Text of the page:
Royal Assent and the royal sign-manual are required to enact laws, letters patent, and Orders-in-Council, though the authority for these acts stems from the Canadian populace,[13][14] and, within the conventional stipulations of constitutional monarchy, the sovereign's direct participation in any of these areas of governance is limited.[15] As the monarch – presently Queen Elizabeth II – is shared as head of state of 15 other countries in the Commonwealth of Nations, she appoints as her viceregal representative in Canada a Governor General – currently Michaëlle Jean – to act in her stead; since 1947, the Governor General has been permitted to exercise almost all of the sovereign's Royal Prerogative, though some powers do remain the Queen's alone. Further, the monarch and Governor General typically follow the near-binding advice of their Ministers of the Crown in Cabinet. It is important to note, however, that the Royal Prerogative belongs to the Crown and not to any of the ministers,[11][16] and the royal and viceroyal figures may unilaterally use these powers in exceptional constitutional crisis situations,[n 1][11][17][18][19][20][21]

The Canadian monarchy is a federal one in which the Crown is unitary throughout all jurisdictions in the country, with the headship of state being a part of all equally.[22] As such, the sovereignty of the federal and provincial regions is passed on not by the Governor General or federal parliament, but through the overreaching Crown itself. Though singular, the Crown is thus "divided" into eleven legal jurisdictions, or eleven "crowns" – one federal and ten provincial.[23] A Lieutenant Governor serves as the Queen's representative in each province, carrying out all the monarch's constitutional and ceremonial duties of state on her behalf, not the federal government's or the Governor General's.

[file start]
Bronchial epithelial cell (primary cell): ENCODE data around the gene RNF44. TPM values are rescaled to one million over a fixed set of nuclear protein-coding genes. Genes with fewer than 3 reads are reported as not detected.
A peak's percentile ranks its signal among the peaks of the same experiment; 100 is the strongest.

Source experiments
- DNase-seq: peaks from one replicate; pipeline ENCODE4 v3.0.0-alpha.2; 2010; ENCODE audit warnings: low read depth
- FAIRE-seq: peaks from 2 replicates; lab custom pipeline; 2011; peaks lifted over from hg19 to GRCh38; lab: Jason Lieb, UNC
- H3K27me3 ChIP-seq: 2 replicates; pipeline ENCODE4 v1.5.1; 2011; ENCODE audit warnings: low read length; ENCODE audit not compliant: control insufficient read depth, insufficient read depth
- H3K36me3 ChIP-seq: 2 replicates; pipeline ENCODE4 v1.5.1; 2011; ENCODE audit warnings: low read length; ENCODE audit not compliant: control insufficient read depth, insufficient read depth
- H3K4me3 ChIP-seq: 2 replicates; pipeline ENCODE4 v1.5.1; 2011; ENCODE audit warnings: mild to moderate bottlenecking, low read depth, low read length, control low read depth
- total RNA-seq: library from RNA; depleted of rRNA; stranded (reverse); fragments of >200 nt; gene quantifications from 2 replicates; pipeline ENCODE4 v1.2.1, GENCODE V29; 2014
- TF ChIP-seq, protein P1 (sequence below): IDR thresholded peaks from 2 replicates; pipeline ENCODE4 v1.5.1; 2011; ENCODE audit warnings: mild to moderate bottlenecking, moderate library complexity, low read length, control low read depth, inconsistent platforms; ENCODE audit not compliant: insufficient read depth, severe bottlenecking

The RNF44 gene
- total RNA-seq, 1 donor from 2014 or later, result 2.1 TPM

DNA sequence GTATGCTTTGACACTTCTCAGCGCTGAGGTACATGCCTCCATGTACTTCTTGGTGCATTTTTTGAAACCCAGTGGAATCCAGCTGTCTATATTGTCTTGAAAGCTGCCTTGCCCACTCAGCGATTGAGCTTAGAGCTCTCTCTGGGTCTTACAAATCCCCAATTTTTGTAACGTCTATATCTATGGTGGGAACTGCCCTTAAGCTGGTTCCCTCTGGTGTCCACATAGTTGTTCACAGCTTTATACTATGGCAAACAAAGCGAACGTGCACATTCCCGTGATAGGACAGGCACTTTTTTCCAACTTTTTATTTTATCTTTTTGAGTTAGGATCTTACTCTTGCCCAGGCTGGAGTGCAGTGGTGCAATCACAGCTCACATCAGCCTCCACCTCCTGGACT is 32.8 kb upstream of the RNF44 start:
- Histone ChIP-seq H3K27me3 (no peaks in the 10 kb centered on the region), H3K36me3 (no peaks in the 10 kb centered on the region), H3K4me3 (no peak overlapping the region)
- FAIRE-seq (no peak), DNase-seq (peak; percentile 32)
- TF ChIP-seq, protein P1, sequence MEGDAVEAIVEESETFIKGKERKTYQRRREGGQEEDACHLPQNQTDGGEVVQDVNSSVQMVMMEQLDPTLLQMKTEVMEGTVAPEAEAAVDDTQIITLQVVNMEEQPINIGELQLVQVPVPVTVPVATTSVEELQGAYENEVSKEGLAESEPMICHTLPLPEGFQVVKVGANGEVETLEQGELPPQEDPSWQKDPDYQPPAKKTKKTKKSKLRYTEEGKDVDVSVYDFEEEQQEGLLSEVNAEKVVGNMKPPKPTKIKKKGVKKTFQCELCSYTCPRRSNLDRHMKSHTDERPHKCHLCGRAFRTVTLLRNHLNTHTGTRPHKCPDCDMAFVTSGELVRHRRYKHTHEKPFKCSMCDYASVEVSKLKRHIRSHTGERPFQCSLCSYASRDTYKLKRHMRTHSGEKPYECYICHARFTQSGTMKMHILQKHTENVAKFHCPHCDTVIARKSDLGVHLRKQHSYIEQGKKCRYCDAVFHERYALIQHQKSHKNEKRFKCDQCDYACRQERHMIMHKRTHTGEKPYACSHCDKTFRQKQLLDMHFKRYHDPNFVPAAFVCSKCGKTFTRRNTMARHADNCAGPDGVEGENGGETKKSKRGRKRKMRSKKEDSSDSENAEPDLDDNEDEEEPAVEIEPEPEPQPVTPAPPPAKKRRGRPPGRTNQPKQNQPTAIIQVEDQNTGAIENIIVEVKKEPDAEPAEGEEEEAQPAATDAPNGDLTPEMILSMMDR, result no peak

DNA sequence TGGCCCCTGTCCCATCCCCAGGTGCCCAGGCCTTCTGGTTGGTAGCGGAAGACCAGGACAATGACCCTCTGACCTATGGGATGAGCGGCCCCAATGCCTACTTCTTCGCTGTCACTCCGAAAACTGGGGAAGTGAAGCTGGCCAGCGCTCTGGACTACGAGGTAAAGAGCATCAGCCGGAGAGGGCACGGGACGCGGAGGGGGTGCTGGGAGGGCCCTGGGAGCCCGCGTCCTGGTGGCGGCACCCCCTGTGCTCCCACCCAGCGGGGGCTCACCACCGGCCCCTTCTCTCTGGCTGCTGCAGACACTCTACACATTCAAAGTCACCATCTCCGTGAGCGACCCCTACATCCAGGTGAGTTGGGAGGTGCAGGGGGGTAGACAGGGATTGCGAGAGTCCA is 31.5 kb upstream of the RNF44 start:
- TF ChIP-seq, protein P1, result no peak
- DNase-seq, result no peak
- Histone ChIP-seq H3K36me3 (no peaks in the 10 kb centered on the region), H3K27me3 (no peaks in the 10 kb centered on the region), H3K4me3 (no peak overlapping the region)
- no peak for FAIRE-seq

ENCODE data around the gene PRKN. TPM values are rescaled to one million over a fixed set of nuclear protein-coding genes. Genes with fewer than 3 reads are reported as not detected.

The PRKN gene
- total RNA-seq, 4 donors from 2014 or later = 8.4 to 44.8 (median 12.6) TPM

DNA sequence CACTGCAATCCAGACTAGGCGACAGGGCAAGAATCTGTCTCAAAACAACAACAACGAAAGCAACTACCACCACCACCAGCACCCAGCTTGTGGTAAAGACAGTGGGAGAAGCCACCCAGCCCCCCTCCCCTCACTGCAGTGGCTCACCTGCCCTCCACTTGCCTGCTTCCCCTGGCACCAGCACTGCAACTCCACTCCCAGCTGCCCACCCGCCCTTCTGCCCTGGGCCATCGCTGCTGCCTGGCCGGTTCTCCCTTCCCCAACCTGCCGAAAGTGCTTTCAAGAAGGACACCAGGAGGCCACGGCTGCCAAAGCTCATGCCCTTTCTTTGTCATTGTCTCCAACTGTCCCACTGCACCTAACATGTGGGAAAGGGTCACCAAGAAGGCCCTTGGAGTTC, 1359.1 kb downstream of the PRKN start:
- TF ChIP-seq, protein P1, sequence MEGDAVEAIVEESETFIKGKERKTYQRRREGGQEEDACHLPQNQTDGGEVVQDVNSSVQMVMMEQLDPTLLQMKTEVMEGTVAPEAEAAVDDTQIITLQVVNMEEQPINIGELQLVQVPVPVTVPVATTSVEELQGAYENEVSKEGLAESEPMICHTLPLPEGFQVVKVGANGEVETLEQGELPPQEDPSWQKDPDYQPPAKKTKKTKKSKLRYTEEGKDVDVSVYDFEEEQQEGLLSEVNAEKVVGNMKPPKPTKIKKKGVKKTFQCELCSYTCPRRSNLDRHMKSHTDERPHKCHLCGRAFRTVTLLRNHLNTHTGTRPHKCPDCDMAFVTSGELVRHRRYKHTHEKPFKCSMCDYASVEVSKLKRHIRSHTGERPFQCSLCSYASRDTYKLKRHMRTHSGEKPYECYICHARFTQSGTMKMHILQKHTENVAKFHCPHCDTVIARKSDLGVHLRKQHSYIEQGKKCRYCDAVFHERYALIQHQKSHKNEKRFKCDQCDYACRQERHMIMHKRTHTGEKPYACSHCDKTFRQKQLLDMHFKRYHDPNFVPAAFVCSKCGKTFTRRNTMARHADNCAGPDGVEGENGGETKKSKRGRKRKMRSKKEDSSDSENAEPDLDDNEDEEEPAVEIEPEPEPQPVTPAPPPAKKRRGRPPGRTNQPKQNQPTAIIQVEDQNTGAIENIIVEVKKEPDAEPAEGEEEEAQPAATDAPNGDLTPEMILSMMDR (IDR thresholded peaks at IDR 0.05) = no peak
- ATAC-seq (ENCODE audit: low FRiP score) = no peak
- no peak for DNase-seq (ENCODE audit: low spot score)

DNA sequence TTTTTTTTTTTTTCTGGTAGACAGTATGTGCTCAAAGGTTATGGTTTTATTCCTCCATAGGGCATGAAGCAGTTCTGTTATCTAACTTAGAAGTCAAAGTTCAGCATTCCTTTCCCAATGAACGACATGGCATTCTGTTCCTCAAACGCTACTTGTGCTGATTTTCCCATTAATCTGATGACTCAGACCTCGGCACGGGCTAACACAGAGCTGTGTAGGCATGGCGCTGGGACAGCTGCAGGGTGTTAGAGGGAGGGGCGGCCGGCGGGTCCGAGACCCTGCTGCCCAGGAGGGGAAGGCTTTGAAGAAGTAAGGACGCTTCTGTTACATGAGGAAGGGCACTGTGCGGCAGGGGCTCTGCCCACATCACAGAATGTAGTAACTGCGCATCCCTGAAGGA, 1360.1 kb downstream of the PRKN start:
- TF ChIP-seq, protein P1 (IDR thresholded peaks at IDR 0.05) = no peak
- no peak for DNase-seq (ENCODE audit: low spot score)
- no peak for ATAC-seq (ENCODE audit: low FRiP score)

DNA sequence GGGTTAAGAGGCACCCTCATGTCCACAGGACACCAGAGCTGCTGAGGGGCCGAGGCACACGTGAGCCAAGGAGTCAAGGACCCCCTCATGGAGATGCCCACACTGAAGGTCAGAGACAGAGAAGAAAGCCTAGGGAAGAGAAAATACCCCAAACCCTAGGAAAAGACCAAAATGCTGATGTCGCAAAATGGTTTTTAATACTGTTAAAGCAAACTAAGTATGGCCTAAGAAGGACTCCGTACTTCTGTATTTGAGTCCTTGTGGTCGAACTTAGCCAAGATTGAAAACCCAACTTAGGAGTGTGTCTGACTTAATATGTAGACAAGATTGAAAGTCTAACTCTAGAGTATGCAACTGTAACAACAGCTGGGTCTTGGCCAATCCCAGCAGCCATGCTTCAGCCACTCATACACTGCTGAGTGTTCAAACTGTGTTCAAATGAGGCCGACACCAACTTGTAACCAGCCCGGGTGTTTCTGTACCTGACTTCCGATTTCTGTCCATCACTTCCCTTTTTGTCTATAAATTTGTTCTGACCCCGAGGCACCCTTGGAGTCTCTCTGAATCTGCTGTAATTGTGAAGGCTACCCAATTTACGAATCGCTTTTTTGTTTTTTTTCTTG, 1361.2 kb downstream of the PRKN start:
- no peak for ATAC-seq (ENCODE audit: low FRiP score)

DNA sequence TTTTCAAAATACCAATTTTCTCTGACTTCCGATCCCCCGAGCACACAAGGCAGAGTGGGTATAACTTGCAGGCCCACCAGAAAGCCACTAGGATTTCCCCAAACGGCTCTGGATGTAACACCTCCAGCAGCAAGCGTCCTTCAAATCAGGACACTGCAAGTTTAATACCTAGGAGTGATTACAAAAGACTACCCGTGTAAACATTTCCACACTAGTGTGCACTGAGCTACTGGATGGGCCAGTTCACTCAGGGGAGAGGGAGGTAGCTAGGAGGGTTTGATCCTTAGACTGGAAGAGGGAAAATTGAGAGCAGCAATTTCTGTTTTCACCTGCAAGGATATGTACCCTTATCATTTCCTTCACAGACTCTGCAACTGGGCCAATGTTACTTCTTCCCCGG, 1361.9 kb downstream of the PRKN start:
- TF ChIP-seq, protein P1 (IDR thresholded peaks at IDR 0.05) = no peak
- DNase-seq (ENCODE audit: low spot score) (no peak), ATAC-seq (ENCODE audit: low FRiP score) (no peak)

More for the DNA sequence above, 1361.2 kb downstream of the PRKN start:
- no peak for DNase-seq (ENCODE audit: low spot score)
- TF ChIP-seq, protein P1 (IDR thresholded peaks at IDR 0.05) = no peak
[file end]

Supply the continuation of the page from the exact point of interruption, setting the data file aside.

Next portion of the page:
Executive power

Current Prime Minister Stephen Harper, Canada's head of government
The bilingual Government of Canada wordmark

The government is defined by the constitution as the Queen acting on the advice of her Privy Council.[24][25][26][27] However, the Privy Council – comprised mostly of former members of parliament, Chief Justices of the Supreme Court, and other elder statesmen – rarely meets in full; as the stipulations of responsible government require that those who directly advise the monarch and Governor General on how to exercise the Royal Prerogative be accountable to the elected House of Commons, the day-to-day operation of government is guided only by a sub-group of the Privy Council made up of individuals who hold seats in parliament.[27] This body of Ministers of the Crown is the Cabinet.